The state Senate Government Committee advanced seven bills along party lines this week, including one that would require an audit of voting machines — despite the failed Cyber Ninjas audit of Maricopa County's machines — and would mandate that all ballots use "anti-fraud" paper with holograms or watermarks. That comes after Republicans apparently hunted for traces of bamboo over a conspiracy theory that thousands of ballots had been flown in from China. Another bill advanced by the committee would also require all ballot images to be published online.
Other bills would increase voter ID requirements to include fingerprints or special security codes; impose a ban on same-day voter registration and automatic voter registration, both of which are already illegal in the state; expand the election recount threshold from 0.1% to 0.5%; and enact bans on drive-through voting and drop boxes.
A bill by state Sen. Wendy Rogers, one of the most ardent election conspiracy theorists in the state, would create a Bureau of Elections that answers to the governor and is empowered to investigate allegations of election fraud, a proposal similar to those floated by Florida Gov. Ron DeSantis and Georgia gubernatorial candidate David Perdue. Voter fraud is exceptionally rare, despite numerous anecdotal reports of Trump supporters illegally voting, and there are numerous laws on the books criminalizing it.
Bolding said he is particularly concerned about the "constant attacks" from Republicans on the vote-by-mail system. "Because you've seen Arizona move from a ruby-red state to one that is shifting purple and moving blue, I think you see politicians now are trying to implement power grabs," he said.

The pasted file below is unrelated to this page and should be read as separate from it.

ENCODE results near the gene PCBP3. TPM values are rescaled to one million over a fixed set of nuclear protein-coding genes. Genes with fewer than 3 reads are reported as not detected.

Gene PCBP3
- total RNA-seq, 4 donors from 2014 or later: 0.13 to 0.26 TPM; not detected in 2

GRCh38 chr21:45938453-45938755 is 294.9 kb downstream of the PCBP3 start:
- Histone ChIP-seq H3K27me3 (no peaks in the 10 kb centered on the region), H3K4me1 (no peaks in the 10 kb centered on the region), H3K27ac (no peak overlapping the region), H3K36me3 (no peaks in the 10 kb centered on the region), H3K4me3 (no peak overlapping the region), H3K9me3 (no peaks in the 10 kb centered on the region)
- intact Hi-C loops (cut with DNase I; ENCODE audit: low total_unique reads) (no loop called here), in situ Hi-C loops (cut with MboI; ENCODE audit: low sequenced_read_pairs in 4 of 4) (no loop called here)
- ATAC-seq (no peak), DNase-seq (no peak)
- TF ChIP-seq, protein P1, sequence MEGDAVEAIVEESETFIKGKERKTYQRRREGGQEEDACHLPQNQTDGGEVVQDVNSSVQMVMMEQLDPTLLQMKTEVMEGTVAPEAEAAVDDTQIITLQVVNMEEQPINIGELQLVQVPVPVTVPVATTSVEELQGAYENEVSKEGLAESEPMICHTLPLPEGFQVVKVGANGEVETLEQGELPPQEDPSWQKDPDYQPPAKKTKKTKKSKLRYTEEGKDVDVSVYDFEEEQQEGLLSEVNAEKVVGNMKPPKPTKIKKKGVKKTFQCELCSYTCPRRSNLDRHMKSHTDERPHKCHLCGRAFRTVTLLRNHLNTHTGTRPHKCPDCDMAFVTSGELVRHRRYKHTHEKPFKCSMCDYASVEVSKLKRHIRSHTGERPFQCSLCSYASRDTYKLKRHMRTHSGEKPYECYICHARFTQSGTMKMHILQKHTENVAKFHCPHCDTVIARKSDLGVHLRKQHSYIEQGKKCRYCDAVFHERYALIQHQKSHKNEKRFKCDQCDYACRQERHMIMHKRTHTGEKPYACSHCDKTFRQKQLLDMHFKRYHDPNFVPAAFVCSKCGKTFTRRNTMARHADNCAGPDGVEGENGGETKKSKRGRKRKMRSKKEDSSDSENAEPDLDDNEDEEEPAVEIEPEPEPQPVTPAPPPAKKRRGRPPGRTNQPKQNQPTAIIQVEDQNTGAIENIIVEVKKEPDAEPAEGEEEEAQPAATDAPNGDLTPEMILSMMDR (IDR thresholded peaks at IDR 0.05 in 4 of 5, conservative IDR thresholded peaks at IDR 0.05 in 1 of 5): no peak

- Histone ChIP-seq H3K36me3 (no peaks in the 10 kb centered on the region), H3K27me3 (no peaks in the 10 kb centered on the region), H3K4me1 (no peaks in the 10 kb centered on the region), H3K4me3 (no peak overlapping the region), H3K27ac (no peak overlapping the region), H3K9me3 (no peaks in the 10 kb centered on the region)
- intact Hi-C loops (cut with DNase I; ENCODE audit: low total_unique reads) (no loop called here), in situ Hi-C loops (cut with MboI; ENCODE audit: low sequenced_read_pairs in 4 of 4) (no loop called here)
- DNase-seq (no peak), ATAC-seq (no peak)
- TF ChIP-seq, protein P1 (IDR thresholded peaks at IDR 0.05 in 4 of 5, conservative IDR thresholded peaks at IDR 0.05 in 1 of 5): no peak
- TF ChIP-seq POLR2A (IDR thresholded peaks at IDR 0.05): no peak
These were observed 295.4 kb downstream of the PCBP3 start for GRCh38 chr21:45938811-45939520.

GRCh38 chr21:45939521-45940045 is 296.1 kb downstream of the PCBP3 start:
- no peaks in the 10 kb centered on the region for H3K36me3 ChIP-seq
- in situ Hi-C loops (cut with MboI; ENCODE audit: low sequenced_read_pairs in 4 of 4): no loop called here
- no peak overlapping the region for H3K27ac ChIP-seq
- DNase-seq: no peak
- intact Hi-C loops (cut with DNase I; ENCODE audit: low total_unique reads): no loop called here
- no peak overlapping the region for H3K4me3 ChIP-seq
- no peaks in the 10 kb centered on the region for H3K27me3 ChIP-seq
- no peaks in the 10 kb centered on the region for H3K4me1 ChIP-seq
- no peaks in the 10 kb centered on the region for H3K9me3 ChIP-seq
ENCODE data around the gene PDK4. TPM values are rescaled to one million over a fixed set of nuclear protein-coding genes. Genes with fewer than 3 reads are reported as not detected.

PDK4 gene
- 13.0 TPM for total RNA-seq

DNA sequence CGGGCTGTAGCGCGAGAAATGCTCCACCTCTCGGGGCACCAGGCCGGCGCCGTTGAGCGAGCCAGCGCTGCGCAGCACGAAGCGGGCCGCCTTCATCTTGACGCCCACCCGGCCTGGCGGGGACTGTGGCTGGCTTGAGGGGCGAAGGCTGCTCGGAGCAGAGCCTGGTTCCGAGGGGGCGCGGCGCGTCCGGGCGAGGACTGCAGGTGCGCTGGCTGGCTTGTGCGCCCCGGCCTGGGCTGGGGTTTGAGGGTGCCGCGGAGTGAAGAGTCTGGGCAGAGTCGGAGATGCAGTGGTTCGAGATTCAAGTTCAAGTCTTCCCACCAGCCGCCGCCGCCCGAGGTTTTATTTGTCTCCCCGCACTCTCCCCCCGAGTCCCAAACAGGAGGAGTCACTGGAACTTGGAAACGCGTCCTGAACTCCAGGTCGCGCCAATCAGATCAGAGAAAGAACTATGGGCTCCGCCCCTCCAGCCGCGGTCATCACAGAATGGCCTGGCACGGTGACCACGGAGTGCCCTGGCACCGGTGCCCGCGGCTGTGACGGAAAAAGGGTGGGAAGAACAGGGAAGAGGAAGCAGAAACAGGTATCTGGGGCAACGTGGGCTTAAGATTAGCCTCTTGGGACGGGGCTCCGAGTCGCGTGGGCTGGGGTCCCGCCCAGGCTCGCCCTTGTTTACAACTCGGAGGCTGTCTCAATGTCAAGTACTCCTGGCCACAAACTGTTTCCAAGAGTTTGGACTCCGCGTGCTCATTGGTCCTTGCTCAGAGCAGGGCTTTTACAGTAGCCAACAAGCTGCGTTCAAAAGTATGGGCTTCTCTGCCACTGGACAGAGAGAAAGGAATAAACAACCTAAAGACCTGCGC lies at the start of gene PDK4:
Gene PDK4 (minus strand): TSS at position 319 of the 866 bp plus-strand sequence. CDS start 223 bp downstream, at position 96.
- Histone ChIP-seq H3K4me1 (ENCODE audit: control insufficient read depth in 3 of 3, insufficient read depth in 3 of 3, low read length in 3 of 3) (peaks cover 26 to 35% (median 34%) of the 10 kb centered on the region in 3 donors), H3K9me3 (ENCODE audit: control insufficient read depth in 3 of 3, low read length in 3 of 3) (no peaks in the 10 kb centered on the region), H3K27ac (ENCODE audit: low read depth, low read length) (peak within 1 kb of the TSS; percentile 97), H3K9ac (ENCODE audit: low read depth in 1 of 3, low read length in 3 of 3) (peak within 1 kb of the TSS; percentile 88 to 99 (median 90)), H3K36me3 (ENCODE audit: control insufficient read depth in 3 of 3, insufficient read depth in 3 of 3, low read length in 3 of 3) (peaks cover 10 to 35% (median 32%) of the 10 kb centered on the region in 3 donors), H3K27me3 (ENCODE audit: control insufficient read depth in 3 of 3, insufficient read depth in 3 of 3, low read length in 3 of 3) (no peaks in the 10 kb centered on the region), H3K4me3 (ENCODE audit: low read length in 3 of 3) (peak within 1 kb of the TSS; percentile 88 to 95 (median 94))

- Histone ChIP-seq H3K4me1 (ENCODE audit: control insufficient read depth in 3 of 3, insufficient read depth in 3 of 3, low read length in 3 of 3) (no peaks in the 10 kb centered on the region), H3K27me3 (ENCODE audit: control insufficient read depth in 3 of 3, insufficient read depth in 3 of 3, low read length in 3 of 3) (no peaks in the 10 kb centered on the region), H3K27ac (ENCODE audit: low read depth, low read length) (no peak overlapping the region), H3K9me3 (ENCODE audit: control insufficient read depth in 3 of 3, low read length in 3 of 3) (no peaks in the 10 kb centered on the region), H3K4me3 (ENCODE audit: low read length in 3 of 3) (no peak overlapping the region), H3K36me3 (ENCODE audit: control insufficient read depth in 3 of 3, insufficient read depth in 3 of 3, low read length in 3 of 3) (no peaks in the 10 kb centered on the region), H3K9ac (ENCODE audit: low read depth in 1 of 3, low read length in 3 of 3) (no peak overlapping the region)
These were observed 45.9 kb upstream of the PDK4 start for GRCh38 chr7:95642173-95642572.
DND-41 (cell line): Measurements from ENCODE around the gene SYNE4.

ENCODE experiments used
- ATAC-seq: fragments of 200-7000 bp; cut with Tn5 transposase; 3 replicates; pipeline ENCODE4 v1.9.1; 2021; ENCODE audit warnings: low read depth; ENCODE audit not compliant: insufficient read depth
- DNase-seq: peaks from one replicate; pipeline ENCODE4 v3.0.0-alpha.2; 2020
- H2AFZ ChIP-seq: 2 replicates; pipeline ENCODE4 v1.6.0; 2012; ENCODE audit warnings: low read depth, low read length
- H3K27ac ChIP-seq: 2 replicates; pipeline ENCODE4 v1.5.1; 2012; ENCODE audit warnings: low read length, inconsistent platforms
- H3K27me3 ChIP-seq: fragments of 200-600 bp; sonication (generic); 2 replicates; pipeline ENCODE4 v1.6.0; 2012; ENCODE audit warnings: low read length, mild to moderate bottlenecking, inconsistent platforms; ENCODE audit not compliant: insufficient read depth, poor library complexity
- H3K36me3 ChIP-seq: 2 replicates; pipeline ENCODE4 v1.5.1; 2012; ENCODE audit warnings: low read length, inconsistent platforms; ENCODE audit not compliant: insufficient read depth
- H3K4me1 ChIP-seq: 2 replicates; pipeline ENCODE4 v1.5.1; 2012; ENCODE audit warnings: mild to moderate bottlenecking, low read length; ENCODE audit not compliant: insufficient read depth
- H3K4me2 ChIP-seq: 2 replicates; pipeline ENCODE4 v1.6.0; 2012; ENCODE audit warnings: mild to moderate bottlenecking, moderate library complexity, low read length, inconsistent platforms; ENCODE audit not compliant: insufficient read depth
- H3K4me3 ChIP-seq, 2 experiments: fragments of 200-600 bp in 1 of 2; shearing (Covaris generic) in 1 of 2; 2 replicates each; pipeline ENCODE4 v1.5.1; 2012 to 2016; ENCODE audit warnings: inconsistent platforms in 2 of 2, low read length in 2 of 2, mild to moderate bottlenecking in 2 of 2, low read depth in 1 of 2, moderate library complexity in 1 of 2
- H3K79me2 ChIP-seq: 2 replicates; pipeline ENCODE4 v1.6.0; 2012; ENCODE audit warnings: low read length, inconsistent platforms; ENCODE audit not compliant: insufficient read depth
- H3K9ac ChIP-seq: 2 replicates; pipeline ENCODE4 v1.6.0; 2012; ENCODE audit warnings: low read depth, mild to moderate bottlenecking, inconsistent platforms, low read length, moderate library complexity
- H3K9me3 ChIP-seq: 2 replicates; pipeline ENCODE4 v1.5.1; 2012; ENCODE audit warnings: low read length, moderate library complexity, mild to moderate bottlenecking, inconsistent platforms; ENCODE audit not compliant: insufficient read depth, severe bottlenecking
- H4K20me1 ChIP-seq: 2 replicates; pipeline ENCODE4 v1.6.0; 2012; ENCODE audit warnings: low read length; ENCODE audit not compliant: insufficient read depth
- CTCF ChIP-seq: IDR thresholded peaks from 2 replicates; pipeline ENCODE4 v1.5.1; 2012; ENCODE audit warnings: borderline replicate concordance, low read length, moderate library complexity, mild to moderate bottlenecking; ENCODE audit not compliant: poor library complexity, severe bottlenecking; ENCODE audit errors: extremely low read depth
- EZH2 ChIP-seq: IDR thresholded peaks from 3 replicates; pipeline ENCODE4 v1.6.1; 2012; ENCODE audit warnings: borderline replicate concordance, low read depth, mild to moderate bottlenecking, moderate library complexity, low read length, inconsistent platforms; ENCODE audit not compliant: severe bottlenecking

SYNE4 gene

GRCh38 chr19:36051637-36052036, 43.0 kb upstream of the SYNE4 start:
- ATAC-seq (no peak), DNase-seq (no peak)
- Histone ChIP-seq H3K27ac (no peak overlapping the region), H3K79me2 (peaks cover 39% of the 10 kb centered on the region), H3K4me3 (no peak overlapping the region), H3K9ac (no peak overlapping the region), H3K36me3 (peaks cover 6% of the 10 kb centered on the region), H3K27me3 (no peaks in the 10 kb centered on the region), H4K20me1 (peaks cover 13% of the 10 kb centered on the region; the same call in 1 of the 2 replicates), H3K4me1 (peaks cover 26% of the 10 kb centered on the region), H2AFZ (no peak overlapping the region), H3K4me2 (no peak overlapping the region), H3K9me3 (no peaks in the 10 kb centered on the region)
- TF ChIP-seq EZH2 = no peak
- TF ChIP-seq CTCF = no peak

Patrick said that when she was Maricopa County's federal compliance officer, her main job was to submit every policy to the Justice Department under the Voting Rights Act, which required the DOJ to pre-clear any voting changes in states with a history of racial discrimination.
Because the legislature knew that egregious voting-law changes "would never be pre-cleared by the federal government," such changes were not enacted or even introduced, she said. But since the Supreme Court gutted that provision of the law, "it gives everyone carte blanche ability to implement any kind of voting legislation, irrespective of whether or not it's retrogressive or hurtful to all voters or even to specific voting populations."
The Senate failed to pass voting rights legislation that would bring back the pre-clearance requirement after Republicans filibustered the bill and Sens. Joe Manchin, D-W.Va., and Kyrsten Sinema, D-Ariz., refused to back their party's proposal to change the filibuster rules.
Republican lawmakers last year introduced hundreds of voting restrictions in state legislatures and have already rolled out many new proposals in states across the country. Some Democrats are hopeful that voter backlash will hold Republicans pushing to restrict ballot access accountable.
"I absolutely think these voter suppression and voter restriction bills will backfire," Bolding predicted. "The same process that Republicans use to vote, Democrats and independents use those measures to vote as well. I think it's short-sighted. I think it is to appease former President Trump, but Arizona is no longer that place. Arizona voters expect common sense from lawmakers. They expect legislation that's going to advance voting rights, not that's going to suppress people from having the ability to participate."
Patrick said she is also hopeful that voters will overcome the new obstacles to ballot access.
"The power really still is in the hands of the people and in the hands of the voter. It might be more inconvenient. It might be more of a challenge to make sure that you get your voices heard in November, but it's never going to be more important than now," she said. "It is really important to hold people accountable when they continue to push misinformation and disinformation, when they continue to rule on the side of authoritarianism and anti-democratic values and undermine the will of the people."=